A subscriber or other line supervisory arrangement could advantageously serve an additional function, either independently of, or in conjunction with, its function of detecting the open or closed state of a line. Once the central office control equipment has responded to a subscriber request for service, talking current remains in the subscriber line loop, the magnitude of which is related to the distance of the remote subscriber station from the central office. This manifestly may vary over a wide range with a resulting wide variation in current levels in individual lines. In the past, supervisory arrangements have been largely concerned with the presence of current of a particular magnitude in a line rather than with the manner in which it may vary among lines. A problem thus remains of providing circuit means for equalizing current levels in subscriber lines varying in distance from the central office or, at least, for compensating those lines subject to greatest loss.
This invention is thus directed to the general problem of achieving a versatile telephone subscriber or other line supervisory circuit arrangement which has relatively few circuit elements, is readily fabricated, and is capable of sensing current variations in a line.
SUMMARY OF THE INVENTION The problems briefly considered. in the foregoing are met in one illustrative embodiment of this invention comprising a known subscriber line circuit terminating at a subset including hookswitch and dial contacts which more generally may be considered a digital signal source, which circuit is extended to a central office where it is coupled to the transmission speech path by means of a transformer. Such a transformer is frequently employed in connection with telephone subscriber lines as a means for supplying talking current and it also provides the necessary longitudinal balance for canceling externally induced currents. The laminated core of the transformer is conventionally split to present an air gap to prevent saturation as the result of the relatively high direct currents present in short line loops. The familiar E-I transformer core is an example. The amount of flux present in the air gap of such a transformer on an off-hook line condition, for example, is directly proportional to the current present in the line and is not affected by longitudinally induced currents.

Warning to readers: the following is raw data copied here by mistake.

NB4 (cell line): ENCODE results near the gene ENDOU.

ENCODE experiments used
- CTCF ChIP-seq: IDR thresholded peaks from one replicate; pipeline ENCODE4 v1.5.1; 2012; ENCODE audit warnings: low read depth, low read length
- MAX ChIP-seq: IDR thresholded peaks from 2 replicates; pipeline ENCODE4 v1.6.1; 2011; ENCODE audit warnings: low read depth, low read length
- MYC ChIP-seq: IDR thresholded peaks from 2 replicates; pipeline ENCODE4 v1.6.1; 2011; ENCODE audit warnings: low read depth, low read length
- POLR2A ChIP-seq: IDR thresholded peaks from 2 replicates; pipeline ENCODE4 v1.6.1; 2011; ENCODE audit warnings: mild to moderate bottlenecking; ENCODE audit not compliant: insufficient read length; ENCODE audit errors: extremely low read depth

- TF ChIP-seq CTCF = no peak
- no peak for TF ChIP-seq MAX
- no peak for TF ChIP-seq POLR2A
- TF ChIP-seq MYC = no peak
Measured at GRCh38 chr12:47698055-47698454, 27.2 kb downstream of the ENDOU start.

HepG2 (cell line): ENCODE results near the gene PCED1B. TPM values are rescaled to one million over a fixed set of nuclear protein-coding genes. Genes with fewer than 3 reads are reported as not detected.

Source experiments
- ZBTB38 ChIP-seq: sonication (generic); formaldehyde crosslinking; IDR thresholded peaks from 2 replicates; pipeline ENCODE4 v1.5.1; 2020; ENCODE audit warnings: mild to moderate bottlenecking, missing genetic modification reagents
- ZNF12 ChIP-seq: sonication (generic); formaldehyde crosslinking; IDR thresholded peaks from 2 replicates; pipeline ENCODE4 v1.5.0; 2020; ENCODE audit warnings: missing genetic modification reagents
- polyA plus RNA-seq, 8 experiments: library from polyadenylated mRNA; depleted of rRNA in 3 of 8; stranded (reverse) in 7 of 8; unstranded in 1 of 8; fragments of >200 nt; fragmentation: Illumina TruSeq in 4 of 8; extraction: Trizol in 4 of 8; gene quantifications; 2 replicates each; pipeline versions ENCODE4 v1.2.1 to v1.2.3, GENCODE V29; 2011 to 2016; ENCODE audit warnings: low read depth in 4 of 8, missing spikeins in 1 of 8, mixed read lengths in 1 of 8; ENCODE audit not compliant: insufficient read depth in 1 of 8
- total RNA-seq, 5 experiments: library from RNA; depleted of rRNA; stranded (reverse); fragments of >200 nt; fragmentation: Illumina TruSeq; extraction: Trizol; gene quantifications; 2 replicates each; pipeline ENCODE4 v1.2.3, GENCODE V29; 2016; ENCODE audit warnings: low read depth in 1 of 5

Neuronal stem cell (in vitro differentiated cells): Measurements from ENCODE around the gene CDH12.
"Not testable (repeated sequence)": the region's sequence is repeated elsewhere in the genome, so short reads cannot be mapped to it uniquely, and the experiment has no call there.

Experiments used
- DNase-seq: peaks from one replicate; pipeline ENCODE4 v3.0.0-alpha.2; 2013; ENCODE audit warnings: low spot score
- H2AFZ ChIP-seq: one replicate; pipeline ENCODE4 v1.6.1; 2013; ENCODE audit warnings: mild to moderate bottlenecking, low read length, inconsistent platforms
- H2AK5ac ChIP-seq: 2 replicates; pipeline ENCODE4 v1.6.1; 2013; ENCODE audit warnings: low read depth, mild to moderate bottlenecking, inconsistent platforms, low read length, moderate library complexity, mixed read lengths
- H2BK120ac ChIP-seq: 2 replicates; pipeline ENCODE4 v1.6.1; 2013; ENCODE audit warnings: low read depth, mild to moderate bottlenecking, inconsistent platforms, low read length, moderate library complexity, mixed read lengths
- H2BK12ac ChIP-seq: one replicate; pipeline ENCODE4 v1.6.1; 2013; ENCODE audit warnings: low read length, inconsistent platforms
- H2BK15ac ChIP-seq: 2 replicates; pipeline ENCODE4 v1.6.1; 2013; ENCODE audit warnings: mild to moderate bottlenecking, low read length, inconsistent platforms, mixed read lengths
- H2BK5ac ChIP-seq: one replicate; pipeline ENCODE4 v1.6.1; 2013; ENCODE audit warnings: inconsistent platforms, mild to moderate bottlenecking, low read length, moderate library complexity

In accordance with the principles of this invention, a flux responsive resistive element is inserted in the air gap of the transformer, which resistive element controls a current value in a detecting circuit. Thus, as the subscriber line goes off-hook and the line loop is closed, an increase in flux density in the air gap increases the resistance serially present in the detecting circuit. A resistive element contemplated to carry out this invention may comprise, for example, a magnetoresistor of the character described in an article appearing at page 36 et seq. in EDN/EEE, Vol. 17, No. 2, Jan. 15, 197 2. In one specific embodiment of the invention, the current in the detecting circuit is employed to energize a threshold means, the output of which is indicative of the presence of sufficient current in the subscriber line loop for a positive identification of an offhook line condition or other closed circuit state. The flexibility of a supervisory arrangement according to this invention is demonstrated in another embodiment in which the resistance presented by the magnetoresistor again controls current in the detecting circuit but, in this case, on an analog basis. An output of the detecting circuit is directly related to the length of the subscriber line loop and is employed to control circuitry for compensating for the variations in line loop lengths.
BRIEF DESCRIPTION OF THE DRAWING The organization and operation of a subscriber line supervisory arrangement in accordance with this invention will be better understood from a consideration of the detailed description of specific illustrative embodiments thereof which follows when taken in conjunction with the accompanying drawing in which:
FIG. 1 depicts schematically one specific illustrative supervisory circuit according to this invention adapted to provide a digital indication of the operative state of a telephone or other communications line; and
FIG. 2 depicts, also schematically, another illustrative supervisory circuit according to this invention combining the output circuitry of the embodiment of FIG. 1 with additional output circuitryadapted to provide an analog indication of the length of a telephone or other communications line loop and to compensate for variations in such lengths, identical circuit components being designated in the figures by the same reference characters.